You’re driving across the country to surprise your older brother at The Pine Pavilion in St. Louis. The Pine Pavilion is a mental institution, and your brother ended up there because he tried to kill himself by swallowing several tubes’ worth of your mother’s antifungal cream. Oh, the indignity of never learning to swallow pills! Your brother is a piece of work, fine. He’s complicated, but it’s his 30th birthday, and you love him. In the past he might have made mistakes. Like when he showed up at your place in Albuquerque and locked you and pregnant Cheryl in a closet and then urinated on your kitchen floor. He is sorry for that. Or, when, after Neveah was born, he took her for a few hours. But he just took her to the zoo! And yes, maybe they stopped a couple places first, and your brother is not proud of that, but that was the disease. That was not him.
Your mother has left you several messages from his hospital room. She is burdened by guilt because she was not a good mother. She had her own life, her own problems. When she’d disappear for days at a time she’d let your step-dad lock your brother in the Animal Room, which had no animals and no windows. It only smelled like animals because that is where the previous tenants kept foxes or mongooses or whatever it was they ordered from the back of specialty catalogues. Your brother would spend hours in the dark, petting the carpet. You knew about it at the time, but didn’t help him. But your brother is not upset with you about that. You were little. What could you have done?
Children make mistakes. Him forcing you to eat snake eggs, he realizes now, was a mistake. That was not a nice thing to do. And then there was the incident with the dog. But that was an accident. It was his dog too! He was only twelve.
You’ve been driving for hours across the dusty plains of Texas, or Kansas. No, Texas. Let’s say Texas. You’re listening on repeat to the mix CD your brother sent you for Christmas. All of the songs are Motown hits about forgiveness, as a reminder that forgiveness is like a muscle, and if you don’t exercise it enough it’ll become atrophied. If you do not forgive your brother, your soul or spirit or whatever it is rattling around inside you will look like your arm did after you got the cast removed in 6th grade (and for that cast, please forgive your brother as well!).
You haven’t listened to Motown in years and it’s arousing deep feelings of nostalgia and joy. Rainy afternoons, your brother wearing your mother’s beehive wig and long silk gloves. You roll down your windows, stick out your arm and sing: I've got this yearning, burning… ba da da da daa… Ooh, deep inside me… lala lala laaa…
You’re probably outside Amarillo when morning traffic begins to curdle. It’s a good thing you left in the middle of the night when it was still dark and Cheryl and Nevaeh were asleep. You knew Cheryl would pitch a fit about you missing work and putting so many miles on her car. She is so scared of spontaneity and sudden fierce expressions of love.
When the traffic eases up, you pull into a gas station to call her.
She is pissed. “Neveah won’t stop crying. That’s my car. Your brother is a toxic force in our lives. Blah blah blah.”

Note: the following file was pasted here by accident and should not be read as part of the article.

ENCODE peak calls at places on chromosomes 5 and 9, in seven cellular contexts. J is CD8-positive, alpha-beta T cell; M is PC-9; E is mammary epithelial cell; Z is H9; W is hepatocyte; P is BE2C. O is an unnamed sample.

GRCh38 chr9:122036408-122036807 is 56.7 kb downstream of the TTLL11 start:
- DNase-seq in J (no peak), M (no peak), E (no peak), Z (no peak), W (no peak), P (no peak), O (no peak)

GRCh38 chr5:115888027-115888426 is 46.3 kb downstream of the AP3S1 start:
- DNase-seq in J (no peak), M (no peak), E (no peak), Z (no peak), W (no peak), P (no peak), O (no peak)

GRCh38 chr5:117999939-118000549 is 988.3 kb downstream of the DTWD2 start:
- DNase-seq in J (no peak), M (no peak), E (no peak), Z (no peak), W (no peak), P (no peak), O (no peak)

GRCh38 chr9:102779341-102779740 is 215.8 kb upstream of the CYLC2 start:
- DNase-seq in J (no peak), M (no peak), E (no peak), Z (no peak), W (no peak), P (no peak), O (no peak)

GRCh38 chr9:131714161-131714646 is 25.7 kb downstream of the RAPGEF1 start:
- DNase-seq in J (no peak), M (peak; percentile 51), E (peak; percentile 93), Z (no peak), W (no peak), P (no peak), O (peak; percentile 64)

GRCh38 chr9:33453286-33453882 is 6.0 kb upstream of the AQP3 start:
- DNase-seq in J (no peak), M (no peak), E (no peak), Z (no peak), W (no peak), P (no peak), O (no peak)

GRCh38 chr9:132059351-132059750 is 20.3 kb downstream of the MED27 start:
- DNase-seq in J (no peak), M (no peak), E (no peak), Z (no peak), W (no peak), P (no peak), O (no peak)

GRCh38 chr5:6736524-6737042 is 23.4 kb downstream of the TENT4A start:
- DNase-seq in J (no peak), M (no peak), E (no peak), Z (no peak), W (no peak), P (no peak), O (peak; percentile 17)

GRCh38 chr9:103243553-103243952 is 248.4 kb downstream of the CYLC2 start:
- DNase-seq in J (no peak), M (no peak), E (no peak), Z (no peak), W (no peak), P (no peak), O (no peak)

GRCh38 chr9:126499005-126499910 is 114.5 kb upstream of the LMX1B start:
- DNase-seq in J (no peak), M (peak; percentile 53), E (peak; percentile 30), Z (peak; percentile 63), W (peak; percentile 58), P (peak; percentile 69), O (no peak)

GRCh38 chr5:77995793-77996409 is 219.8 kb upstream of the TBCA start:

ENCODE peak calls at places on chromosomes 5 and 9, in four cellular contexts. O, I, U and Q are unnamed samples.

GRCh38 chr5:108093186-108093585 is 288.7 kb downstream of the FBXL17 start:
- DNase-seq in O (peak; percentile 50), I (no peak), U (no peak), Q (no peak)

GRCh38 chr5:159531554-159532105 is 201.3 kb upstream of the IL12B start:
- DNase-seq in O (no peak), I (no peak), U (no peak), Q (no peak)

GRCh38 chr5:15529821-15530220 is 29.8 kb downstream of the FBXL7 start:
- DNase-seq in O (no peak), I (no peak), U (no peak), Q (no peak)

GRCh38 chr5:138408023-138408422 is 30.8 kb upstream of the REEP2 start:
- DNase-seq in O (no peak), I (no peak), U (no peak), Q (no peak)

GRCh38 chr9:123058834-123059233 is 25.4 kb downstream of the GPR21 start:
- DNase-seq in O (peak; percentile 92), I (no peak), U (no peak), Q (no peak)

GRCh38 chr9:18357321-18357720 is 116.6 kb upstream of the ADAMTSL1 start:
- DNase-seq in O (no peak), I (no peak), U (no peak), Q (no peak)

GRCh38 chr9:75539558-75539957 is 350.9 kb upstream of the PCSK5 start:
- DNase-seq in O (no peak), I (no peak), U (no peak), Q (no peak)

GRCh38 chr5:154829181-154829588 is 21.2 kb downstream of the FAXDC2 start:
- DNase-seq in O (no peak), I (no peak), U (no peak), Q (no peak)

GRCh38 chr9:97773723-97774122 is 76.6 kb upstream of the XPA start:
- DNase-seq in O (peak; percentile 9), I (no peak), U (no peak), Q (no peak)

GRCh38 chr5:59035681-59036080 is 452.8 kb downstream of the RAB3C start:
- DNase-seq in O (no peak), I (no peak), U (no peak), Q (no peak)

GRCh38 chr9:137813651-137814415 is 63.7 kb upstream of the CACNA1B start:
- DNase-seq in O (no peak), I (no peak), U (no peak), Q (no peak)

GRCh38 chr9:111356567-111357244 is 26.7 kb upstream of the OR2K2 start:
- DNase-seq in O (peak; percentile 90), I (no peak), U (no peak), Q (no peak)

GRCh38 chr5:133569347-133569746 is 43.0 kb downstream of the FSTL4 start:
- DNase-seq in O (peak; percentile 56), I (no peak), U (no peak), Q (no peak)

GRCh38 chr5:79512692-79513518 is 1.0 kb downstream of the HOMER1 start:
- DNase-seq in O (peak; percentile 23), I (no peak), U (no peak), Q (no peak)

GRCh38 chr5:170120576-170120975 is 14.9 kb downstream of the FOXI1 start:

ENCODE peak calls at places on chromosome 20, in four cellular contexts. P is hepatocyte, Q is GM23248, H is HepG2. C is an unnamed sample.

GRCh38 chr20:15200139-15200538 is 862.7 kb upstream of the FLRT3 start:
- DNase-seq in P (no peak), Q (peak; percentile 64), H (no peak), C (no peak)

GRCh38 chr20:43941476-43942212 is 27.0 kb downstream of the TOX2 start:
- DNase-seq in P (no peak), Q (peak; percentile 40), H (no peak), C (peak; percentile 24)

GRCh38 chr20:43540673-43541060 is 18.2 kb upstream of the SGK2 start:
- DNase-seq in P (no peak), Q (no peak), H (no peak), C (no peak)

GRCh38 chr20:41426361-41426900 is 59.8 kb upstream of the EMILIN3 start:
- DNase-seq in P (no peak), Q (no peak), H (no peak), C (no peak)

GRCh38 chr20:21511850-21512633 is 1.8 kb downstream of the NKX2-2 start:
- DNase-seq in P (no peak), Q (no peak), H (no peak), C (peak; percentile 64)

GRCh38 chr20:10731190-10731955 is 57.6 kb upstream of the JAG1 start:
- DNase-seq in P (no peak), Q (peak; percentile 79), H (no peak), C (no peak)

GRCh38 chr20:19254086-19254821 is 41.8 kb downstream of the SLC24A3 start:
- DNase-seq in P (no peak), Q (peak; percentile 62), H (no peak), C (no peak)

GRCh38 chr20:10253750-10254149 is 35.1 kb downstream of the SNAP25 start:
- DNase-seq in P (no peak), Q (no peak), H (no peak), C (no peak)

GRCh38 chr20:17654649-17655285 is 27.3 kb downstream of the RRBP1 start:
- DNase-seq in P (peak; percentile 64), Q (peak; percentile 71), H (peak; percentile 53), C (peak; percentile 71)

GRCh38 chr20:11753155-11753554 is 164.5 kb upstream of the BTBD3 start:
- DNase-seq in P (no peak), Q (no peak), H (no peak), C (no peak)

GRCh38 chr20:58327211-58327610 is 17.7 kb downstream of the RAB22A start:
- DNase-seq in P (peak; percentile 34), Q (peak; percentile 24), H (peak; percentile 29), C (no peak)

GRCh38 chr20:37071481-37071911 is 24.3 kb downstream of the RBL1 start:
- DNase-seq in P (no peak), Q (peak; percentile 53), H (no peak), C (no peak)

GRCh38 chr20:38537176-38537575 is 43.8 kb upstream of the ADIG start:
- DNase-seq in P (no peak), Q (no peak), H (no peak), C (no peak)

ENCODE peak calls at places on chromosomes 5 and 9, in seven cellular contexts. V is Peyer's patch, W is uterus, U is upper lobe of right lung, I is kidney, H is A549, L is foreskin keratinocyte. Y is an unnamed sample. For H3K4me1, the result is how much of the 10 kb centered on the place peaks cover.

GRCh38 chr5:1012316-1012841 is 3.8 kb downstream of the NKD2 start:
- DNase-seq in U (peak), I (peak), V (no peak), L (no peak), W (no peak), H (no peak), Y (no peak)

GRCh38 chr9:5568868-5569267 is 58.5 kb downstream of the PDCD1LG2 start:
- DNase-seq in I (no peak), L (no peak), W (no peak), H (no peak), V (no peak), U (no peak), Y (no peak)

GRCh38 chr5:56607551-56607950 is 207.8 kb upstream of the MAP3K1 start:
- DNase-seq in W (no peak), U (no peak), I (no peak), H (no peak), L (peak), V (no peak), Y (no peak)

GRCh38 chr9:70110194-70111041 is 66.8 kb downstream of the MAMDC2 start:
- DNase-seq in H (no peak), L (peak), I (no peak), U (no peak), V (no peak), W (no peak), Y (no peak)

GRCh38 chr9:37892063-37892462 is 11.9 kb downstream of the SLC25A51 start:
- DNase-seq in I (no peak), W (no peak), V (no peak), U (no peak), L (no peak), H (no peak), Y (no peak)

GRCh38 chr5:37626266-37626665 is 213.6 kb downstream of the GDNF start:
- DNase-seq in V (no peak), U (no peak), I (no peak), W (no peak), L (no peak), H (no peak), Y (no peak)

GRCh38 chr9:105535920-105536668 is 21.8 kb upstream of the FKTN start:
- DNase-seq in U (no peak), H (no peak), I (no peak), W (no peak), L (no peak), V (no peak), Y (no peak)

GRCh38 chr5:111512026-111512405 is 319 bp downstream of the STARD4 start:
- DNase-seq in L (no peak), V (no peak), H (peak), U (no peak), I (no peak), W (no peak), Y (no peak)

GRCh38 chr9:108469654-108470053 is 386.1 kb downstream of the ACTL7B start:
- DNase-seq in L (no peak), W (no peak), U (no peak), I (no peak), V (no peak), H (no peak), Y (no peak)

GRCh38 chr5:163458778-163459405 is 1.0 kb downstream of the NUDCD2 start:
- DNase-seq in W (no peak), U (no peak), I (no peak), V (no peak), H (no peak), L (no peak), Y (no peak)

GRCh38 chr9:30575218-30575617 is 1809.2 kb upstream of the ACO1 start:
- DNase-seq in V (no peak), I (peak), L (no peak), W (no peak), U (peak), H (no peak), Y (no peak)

“Well, my brother is turning thirty,” you’ll say, “and he practically just died. He is stuck in a loony bin in St. Louis surrounded by people who can’t keep their tongues in their heads. And, even if he is there voluntarily, it’s still a terrifying and lonely experience to have at the entrance into another miserable decade of living in his mother’s basement and working in the same video store he’s worked at since high school.” That’s what you say, and then you hang up. Because she’s your wife, and maybe in the past you always did what she wanted you to, but this time this is all there is to say on the subject.
What happens on your drive through Oklahoma? Lots of trucks. Birds, maybe. It’s uneventful. You think about how differently things turned out in your life than you expected, but that there is still time to make the unbearable things bearable.
As you cross the state line into Missouri, you realize that you’ve forgot to get your brother a birthday gift. Your surprise visit will be gift enough (obviously!) but you want to give him something too. Something nice. And then you see a PETCO by one of the exits.
“I’ll get him something here,” you think. “Something small and furry with a quick heartbeat.”
For the remainder of the trip you listen to the hamster you bought, spinning in his wheel.
When you finally arrive in St. Louis it’s dark. You misread the directions your brother sent you, make several wrong turns. But finally, completely exhausted, you find parking in Lot B. Unsure about the pet policy, you tuck the hamster into your coat’s inner pocket where you can feel his warm little body squirm against your chest.
The orderly, the one with a ratty mustache, is standing outside your brother’s building, smoking a cigarette. You ask him for directions to your brother’s room.
“Oh, visiting hours are over,” he tells you. “The office is closed.”
You point to the car, tell him how far you’ve driven, tell him that you haven’t seen your brother in three years. You make a scene and more orderlies will come outside.
They’ll say: no.
But you came all this way! you’ll repeat.
They’ll shake their heads.
They’ll say: visiting hours are over, but we’ll be sure to tell him you stopped by.
But they’re liars, the orderlies here.
It is your brother’s 30th birthday. And he misses you. He misses you very much. He loves you, and feels terrible if he has hurt you. He knows you tried to come. He knows you got his letters. Your brother covered them in stamps, so only the two addresses were visible.